Arthur Lyons Film Noir Festival 11th to 14th May in Palm Spring


Founded in 2000 by the late Arthur Lyons, the Palm Springs Film Noir festival includes an eclectic mix of Classic Film Noir “B” movies.
Soon it will be Film Festival time in Palm Spring.  This will be my first visit to this Film Festival and my second time to Palm Spring. 
Writer and Film Noir Foundation director Alan K. Rode, who is producing and hosting the festival for the sixth consecutive year, promises another fun-filled weekend of classic noir enlivened by special guest star appearances and introductions by noted film historians. 
 "I try to keep the Festival fresh for our core audience members who aren't necessarily habitués of the film noir festival circuit," said Rode. "While the guest stars and the commentators are a major component of the festival's rich heritage, our loyal patrons continue to sustain the Arthur Lyons Film Noir Festival primarily because of the unique mix of films that are programmed every year."
The festival is named after Arthur lyons who was an author of seventeen novels, eleven of which are devoted to Jacob Ash, a private detective living in Los Angeles . In Le Fouineur (1974), the first title of the series, Jacob Ash identifies a sect of necrophilists amateurs of private evenings. In La Ravissante à l'abattoir (1976), the hero searches for the disappeared director of a meat packing company, which soon links him to the mafia that controls this economic sector. In total, seven of Ash's investigations were translated into the Black Series .

In 2000, Arthur Lyons co-founded the Palm Springs Festival Noir , an event devoted to black films and series B. At his death in 2008, the festival is named the Arthur Lyons Black Festival or Noir Festival 

So instead of drinking coffee in the basement of the UN at the Vienna cafe or the now nicer Lobby Cafe where you can actually see outside I will from the 11th to the 14th of May be watching good films in an amazing town and at the Camelot Theatre.As a Brit Camelot is part of our history - true or false - our legend that once there was a time of chivalry and courtesy.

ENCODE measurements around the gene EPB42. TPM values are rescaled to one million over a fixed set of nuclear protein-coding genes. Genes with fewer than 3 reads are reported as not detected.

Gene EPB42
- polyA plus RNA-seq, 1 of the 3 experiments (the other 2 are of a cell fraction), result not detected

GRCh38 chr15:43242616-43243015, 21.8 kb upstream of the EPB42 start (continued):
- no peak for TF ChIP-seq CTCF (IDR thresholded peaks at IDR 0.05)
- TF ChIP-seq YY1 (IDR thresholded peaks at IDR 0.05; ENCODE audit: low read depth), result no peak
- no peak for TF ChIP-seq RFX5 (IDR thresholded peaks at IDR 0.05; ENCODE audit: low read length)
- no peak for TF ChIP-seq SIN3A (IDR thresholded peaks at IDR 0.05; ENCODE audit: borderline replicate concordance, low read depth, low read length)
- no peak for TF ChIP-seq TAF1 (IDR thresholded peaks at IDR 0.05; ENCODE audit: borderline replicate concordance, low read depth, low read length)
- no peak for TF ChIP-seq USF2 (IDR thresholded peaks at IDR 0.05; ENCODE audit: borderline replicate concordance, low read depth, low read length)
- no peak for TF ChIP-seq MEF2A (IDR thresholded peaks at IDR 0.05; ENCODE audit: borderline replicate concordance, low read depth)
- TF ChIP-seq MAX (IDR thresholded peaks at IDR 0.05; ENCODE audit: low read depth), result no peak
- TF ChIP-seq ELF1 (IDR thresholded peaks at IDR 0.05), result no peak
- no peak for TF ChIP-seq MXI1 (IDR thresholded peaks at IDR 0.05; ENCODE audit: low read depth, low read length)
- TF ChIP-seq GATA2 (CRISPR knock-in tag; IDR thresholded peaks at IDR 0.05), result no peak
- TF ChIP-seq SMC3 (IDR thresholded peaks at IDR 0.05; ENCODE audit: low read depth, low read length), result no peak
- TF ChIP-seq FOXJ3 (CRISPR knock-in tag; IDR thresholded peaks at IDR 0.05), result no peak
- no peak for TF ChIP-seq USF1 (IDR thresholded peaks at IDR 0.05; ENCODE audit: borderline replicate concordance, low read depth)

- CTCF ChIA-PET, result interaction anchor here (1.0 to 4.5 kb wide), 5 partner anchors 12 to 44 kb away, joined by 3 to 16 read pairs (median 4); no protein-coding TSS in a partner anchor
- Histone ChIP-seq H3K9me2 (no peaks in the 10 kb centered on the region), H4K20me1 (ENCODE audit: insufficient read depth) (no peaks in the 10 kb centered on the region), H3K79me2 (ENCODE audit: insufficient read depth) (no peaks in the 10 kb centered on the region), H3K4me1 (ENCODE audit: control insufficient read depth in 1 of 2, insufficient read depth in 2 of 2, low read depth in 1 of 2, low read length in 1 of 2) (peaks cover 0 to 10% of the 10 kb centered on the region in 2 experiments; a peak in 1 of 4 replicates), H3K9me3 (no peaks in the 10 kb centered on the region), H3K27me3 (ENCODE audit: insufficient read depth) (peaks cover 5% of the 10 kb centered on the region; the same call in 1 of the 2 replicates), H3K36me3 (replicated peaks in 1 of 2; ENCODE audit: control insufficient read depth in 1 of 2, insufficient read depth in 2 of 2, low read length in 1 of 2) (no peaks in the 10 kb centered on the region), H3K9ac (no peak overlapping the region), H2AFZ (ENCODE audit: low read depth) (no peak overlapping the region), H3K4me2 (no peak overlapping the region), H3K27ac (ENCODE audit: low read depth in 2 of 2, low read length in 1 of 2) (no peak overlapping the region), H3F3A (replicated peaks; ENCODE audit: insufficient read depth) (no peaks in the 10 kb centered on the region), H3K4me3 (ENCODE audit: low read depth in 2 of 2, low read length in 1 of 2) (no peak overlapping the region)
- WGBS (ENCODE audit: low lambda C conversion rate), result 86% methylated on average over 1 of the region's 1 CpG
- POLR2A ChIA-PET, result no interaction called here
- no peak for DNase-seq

As we approach the first 100 days of the Trump Presidency we can be reminded in  American contexts, the word "Camelot" is sometimes used to refer admiringly to the presidency of John F. Kennedy. The Lerner and Loewe musical was still quite recent at the time and his widow Jackie quoted its lines in a 1963 Life interview following JFK's assassination. She said the lines, 
"Don't let it be forgot, that once there was a spot, for one brief shining moment, that was known as Camelot" were Kennedy's favorite in the score, adding that "there'll be great Presidents again, but there'll never be another Camelot again… It will never be that way again." we hope she was wrong...but ....Back to the films.  If you find yourself in Palm Spring I look forward to sharing the expereince

2017 Schedule
Thursday, May 11th

7:30 pm HOLLOW TRIUMPH (1948)
Restored 35mm print!  Eagle-Lion, D: Steven Sekely. Fugitive crook Johnny Muller (Paul Henreid) finds the perfect cover by assuming the identity of a psychiatrist who is his identical twin … not quite.  An emblematic sampling of noir fatalism, with a taut script includes the added bonus of a beautifully reminiscent look at 1940s Los Angeles as lensed by renowned cinematographer John Alton. This was the initial film produced by former Warner Bros. star Henreid and co-stars an acidic Joan Bennett and Eduard Franz.
Post-screening discussion with special guest Monika Henried followed by opening night reception.
Friday, May 12th
10:00 am THE CHASE (1946)
Restored 35mm print! United Artists, D: Arthur Ripley. A down-and-out Robert Cummings lucks onto a job as a chauffeur by a sinister man (Steve Cochran) and his henchman (Peter Lorre). What’s a guy to do but fall head-over-heels for the boss’s wife (Michele Morgan) and flee with her to Havana! This engrossing oddity was helmed by former Mack Sennett gag writer Arthur Ripley and has been restored to its original sharpness and sound.

1:00 pm SIDE STREET (1949) MGM,
D: Anthony Mann. Postman Farley Granger pilfers thirty grand for his expectant wife (Cathy O’Donnell) from a crooked lawyer involved in blackmail and murder. The harder he tries to extricate himself, the worse it gets. This picture remains the epochal noir filmed on location in New York City with stunning photography from Joe Ruttenberg and a stellar supporting cast of Jean Hagen, Paul Kelly, James Craig and Charles McGraw.
4:00 pm ALL THE KINGS MEN (1949)
Columbia D: Robert Rossen. The definitive screen version of Robert Penn Warren’s Pulitzer-Prize winning novel chronicling the rise and fall of politician Willie Stark was nominated for seven Oscars®, winning three including Best Picture, Best Actor (Broderick Crawford as Stark) and Best Supporting Actress (a memorably avian Mercedes McCambridge). Scripted by Rossen, this classic noir-politico has contemporary relevance and must be seen on the big screen! Co-starring: John Ireland, Joanne Dru, John Derek, and Sheppard Strudwick.